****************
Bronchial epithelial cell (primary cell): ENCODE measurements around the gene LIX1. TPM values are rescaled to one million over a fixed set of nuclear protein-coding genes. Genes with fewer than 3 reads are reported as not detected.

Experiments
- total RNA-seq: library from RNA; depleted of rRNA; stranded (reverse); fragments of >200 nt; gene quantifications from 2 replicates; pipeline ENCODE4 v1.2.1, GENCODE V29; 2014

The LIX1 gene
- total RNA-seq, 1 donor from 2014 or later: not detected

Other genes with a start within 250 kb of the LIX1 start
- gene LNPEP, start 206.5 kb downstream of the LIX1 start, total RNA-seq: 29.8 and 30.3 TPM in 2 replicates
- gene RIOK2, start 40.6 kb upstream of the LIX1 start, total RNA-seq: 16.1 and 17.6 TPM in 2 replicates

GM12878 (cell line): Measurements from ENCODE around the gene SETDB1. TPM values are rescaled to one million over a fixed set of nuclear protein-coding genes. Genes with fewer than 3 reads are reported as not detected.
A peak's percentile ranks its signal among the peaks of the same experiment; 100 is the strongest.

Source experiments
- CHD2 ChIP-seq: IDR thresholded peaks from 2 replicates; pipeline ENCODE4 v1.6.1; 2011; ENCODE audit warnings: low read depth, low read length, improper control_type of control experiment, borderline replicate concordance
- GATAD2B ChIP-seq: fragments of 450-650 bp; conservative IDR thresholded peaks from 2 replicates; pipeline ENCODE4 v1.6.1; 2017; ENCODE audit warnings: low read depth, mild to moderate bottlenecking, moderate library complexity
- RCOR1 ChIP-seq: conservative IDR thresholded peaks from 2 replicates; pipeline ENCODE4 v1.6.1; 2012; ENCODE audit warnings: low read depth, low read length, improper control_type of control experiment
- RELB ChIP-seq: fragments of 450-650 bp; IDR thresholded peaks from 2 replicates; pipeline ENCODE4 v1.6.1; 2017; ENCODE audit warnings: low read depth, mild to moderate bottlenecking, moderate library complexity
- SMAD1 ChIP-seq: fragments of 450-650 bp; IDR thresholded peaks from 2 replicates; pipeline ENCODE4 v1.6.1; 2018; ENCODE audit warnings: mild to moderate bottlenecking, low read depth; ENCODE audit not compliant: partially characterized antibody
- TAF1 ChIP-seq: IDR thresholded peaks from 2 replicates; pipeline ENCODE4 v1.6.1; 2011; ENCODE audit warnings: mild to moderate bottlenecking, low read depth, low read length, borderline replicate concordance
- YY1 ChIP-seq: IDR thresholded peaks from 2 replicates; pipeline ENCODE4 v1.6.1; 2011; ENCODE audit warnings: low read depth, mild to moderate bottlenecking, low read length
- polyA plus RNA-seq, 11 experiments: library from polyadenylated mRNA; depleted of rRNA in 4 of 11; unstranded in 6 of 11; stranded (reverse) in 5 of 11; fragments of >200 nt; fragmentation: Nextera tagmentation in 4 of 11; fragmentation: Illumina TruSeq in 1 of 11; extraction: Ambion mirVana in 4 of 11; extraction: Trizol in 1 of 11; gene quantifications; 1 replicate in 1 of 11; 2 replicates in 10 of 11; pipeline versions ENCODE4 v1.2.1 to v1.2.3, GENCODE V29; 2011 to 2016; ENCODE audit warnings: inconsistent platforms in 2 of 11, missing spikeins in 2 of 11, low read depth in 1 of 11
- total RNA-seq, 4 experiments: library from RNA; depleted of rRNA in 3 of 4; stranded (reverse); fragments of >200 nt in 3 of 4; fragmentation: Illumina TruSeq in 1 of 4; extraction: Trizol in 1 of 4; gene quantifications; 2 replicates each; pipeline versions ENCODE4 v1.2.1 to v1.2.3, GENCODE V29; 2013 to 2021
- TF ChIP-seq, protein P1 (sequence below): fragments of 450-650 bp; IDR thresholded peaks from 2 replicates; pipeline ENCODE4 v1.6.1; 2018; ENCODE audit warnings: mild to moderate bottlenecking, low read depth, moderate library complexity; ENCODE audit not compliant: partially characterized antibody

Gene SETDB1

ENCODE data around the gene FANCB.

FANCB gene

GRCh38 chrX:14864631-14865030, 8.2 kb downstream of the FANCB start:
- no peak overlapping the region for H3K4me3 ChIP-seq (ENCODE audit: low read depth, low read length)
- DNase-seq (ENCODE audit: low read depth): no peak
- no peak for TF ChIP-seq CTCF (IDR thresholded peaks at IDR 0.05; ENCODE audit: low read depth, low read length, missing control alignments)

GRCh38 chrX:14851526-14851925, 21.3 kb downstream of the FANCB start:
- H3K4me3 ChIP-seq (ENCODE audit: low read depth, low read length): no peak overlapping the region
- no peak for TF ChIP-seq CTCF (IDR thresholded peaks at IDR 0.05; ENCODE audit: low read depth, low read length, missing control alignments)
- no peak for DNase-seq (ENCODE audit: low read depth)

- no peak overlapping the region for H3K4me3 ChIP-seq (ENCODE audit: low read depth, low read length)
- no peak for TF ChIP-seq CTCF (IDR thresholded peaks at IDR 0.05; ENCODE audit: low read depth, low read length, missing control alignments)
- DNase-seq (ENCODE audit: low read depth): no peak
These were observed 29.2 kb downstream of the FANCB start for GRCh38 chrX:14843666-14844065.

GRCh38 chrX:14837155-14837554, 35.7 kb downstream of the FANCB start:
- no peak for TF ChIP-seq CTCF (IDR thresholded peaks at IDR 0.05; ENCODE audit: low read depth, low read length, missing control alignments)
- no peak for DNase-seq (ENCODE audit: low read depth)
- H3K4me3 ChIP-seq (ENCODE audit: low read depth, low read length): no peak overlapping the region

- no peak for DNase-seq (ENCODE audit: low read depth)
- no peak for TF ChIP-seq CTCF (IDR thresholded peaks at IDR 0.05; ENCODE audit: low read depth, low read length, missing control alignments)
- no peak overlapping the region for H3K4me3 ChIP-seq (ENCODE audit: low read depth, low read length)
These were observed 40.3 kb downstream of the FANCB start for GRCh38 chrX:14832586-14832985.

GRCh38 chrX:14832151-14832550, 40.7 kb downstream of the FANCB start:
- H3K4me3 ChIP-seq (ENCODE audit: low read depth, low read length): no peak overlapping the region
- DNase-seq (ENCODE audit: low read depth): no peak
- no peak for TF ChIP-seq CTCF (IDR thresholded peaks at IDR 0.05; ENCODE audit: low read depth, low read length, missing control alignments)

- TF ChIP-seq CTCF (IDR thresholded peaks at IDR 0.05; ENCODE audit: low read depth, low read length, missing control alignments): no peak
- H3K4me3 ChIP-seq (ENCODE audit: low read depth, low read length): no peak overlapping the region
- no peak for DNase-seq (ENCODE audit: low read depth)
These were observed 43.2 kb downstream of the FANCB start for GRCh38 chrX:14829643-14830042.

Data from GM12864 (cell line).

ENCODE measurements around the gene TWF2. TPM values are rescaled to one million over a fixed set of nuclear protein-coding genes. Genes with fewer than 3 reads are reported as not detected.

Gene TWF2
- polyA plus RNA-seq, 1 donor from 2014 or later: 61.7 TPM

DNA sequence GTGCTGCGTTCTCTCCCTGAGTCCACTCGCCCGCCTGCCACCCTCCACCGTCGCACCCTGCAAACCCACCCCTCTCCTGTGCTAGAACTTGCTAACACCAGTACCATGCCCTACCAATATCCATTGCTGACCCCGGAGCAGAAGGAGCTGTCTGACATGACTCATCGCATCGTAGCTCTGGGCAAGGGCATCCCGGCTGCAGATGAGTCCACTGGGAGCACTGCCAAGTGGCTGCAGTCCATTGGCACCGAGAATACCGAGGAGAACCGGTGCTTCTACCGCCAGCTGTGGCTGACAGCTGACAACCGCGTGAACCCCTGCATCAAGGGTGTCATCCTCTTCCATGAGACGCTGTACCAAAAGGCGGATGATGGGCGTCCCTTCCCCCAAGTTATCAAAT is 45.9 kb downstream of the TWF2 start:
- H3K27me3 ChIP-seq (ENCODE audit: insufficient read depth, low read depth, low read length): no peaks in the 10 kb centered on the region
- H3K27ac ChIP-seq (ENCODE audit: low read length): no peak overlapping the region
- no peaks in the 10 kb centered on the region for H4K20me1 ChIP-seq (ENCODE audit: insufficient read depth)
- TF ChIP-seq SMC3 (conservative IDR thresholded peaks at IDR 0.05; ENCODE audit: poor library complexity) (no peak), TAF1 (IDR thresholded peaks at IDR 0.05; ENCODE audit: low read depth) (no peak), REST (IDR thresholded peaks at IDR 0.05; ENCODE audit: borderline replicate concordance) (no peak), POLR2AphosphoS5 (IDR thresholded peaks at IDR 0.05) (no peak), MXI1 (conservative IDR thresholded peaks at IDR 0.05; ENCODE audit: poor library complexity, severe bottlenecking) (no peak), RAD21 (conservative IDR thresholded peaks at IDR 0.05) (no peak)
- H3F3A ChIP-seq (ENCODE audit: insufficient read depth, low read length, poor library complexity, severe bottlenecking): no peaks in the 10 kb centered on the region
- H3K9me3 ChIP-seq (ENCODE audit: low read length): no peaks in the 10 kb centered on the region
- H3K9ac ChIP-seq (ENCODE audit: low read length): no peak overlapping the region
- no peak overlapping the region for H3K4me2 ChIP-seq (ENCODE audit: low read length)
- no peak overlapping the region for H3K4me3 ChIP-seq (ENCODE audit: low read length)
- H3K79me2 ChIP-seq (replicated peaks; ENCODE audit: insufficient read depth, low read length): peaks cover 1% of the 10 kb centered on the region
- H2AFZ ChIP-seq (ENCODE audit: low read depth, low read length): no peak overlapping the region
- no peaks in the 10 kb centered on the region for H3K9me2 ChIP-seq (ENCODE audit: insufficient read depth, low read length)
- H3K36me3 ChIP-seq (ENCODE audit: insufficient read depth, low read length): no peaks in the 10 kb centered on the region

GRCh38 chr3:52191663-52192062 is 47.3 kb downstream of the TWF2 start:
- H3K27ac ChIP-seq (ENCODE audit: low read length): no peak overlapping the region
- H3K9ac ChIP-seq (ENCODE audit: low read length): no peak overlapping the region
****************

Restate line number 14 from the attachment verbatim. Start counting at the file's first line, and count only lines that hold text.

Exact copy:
- RCOR1 ChIP-seq: conservative IDR thresholded peaks from 2 replicates; pipeline ENCODE4 v1.6.1; 2012; ENCODE audit warnings: low read depth, low read length, improper control_type of control experiment